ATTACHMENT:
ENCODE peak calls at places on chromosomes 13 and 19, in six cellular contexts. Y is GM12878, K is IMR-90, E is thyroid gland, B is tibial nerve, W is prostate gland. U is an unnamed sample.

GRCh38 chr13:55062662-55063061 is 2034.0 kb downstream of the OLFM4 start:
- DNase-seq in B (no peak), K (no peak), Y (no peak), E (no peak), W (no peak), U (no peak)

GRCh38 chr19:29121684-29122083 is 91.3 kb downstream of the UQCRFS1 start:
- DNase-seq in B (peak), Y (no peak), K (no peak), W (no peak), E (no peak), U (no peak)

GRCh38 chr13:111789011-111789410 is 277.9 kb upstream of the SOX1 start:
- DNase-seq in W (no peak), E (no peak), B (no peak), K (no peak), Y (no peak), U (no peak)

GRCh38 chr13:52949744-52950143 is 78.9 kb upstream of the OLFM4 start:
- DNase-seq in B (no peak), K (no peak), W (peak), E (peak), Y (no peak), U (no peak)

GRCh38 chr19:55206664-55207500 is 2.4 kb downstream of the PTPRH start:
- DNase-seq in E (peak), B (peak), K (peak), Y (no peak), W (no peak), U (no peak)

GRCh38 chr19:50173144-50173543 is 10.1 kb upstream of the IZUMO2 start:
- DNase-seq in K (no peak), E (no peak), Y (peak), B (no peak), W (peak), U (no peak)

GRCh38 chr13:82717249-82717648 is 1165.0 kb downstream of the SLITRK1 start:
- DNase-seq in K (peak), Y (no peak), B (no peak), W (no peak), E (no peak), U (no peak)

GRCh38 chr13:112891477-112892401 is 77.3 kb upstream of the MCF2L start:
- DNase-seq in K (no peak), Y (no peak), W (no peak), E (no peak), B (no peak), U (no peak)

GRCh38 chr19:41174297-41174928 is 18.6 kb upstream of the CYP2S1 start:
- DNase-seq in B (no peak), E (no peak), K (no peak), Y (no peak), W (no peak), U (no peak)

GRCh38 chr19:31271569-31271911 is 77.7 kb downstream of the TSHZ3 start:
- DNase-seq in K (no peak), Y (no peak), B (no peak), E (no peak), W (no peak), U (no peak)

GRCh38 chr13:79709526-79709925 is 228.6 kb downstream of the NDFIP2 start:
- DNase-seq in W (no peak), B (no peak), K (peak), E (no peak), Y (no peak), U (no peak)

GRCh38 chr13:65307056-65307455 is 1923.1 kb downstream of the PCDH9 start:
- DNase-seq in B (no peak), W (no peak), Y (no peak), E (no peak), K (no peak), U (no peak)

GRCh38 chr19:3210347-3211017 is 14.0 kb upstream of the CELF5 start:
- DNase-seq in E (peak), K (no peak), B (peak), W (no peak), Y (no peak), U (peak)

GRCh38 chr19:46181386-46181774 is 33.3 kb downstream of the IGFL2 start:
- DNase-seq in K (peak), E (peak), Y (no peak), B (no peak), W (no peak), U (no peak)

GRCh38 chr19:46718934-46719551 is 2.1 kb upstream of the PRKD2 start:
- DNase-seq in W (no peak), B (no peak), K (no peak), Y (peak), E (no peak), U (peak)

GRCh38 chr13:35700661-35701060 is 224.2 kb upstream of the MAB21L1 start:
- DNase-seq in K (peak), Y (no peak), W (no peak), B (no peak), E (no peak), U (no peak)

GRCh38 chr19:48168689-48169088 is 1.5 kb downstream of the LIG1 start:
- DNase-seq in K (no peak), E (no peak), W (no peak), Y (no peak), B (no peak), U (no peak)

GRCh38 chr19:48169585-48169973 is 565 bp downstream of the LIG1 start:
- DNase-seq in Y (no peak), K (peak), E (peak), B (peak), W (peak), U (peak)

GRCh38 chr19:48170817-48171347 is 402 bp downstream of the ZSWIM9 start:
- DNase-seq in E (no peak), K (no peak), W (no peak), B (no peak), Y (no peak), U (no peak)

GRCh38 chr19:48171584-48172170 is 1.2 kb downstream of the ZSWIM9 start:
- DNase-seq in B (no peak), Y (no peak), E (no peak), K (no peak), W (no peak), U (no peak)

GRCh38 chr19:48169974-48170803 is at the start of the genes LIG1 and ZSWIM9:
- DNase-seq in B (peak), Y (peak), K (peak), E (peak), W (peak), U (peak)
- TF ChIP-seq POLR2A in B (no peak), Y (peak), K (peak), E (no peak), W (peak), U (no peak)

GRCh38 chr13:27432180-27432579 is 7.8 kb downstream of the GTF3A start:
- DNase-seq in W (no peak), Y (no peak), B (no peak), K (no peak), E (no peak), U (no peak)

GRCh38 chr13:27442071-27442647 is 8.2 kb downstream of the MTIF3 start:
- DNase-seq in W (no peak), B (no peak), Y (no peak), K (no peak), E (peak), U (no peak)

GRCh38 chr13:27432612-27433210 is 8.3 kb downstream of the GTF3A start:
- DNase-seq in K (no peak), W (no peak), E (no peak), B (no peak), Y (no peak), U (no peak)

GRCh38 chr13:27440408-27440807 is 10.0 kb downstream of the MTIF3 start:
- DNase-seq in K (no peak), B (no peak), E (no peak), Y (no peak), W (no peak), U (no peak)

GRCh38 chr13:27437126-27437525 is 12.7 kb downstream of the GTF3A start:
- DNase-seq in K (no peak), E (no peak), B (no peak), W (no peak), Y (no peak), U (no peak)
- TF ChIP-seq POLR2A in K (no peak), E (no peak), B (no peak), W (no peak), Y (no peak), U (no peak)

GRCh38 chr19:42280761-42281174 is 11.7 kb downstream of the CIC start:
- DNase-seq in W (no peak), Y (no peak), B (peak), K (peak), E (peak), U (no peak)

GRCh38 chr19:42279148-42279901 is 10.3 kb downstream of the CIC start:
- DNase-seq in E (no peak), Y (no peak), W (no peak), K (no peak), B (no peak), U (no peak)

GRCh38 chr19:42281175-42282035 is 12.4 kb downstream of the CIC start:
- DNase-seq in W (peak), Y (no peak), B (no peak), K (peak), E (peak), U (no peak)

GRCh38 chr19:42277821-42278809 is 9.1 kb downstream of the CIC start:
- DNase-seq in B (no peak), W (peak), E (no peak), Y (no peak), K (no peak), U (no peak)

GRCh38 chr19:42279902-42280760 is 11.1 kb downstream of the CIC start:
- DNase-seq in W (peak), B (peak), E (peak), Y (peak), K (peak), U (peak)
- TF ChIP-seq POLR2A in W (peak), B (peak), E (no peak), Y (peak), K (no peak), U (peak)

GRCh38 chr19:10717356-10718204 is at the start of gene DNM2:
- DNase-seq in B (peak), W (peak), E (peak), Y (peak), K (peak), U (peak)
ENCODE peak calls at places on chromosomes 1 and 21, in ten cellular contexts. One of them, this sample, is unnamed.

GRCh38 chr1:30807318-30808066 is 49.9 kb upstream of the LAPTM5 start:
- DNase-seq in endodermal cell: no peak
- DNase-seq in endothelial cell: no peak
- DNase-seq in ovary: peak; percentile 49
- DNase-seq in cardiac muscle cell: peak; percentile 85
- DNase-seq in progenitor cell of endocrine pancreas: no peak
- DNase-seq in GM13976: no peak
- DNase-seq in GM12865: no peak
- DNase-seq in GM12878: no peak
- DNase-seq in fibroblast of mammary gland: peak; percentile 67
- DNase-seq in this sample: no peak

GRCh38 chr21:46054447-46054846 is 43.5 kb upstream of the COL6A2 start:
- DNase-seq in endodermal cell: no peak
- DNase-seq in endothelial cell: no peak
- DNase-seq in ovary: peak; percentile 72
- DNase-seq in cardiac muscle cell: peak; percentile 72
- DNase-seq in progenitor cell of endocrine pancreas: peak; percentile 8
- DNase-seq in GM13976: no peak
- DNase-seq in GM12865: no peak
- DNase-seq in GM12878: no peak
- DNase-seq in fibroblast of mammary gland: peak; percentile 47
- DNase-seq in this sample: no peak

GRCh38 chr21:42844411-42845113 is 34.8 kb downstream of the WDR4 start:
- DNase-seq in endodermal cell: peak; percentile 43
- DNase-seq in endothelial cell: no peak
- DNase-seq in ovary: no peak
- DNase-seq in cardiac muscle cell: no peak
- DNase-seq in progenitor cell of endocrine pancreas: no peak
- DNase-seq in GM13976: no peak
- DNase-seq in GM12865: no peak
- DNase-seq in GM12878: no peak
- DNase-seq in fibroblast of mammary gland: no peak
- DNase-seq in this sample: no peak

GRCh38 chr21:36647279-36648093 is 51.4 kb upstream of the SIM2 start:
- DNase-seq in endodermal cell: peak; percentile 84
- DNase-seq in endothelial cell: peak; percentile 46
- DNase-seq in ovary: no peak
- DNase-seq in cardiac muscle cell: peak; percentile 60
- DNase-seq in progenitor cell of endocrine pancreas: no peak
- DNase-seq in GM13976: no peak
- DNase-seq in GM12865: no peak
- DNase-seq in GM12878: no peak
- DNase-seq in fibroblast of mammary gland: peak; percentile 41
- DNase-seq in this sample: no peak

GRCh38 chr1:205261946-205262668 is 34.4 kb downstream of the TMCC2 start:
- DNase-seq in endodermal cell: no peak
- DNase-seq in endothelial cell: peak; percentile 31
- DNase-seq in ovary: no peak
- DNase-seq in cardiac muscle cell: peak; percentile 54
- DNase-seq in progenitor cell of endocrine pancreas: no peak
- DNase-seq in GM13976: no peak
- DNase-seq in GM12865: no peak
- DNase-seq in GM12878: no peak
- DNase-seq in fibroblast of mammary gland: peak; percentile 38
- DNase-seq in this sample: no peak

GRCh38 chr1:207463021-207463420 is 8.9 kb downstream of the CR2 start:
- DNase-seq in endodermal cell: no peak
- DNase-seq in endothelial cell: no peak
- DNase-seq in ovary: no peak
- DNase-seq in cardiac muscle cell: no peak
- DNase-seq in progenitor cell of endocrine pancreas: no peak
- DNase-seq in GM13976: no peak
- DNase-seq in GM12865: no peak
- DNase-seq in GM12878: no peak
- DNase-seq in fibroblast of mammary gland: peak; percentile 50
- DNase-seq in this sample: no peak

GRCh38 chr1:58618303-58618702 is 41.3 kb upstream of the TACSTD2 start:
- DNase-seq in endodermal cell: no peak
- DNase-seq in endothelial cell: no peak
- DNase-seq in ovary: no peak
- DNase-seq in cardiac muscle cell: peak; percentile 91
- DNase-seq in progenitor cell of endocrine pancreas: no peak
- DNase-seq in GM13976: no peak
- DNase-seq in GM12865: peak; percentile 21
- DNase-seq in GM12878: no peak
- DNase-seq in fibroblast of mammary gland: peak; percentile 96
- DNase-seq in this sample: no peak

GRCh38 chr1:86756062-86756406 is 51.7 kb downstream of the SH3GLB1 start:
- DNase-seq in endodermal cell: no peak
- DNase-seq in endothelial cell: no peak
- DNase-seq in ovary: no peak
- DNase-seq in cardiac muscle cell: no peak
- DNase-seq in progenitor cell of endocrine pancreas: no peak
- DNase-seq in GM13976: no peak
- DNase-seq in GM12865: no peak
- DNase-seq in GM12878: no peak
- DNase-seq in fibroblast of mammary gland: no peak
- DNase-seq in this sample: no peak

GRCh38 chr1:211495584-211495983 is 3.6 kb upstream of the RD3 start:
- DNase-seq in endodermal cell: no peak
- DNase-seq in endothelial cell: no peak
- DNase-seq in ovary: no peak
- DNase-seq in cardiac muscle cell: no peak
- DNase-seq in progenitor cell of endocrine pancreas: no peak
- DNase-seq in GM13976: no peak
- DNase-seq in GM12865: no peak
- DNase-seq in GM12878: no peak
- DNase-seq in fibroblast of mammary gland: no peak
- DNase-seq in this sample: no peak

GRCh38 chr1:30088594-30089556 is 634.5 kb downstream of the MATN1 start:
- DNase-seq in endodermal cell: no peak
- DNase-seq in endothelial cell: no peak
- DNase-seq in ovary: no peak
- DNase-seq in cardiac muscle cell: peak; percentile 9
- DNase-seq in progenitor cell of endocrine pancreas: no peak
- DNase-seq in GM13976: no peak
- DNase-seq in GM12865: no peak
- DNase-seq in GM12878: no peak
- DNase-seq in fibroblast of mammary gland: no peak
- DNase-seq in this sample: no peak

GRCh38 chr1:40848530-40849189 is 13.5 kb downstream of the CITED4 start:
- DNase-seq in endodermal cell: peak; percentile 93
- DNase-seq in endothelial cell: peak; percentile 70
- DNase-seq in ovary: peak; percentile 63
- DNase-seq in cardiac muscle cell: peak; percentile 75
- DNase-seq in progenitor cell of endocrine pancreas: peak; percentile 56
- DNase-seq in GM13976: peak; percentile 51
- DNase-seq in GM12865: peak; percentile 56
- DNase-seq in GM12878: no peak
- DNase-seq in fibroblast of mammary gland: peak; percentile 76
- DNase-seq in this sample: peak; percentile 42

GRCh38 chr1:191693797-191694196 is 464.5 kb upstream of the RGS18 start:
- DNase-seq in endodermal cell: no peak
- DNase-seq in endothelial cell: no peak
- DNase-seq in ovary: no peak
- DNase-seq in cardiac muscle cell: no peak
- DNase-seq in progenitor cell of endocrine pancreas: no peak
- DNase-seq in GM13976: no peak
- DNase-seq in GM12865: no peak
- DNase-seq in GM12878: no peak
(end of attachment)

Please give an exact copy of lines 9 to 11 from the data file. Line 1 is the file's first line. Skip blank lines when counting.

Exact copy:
- DNase-seq in B (no peak), K (no peak), W (peak), E (peak), Y (no peak), U (no peak)

GRCh38 chr19:55206664-55207500 is 2.4 kb downstream of the PTPRH start:
- DNase-seq in E (peak), B (peak), K (peak), Y (no peak), W (no peak), U (no peak)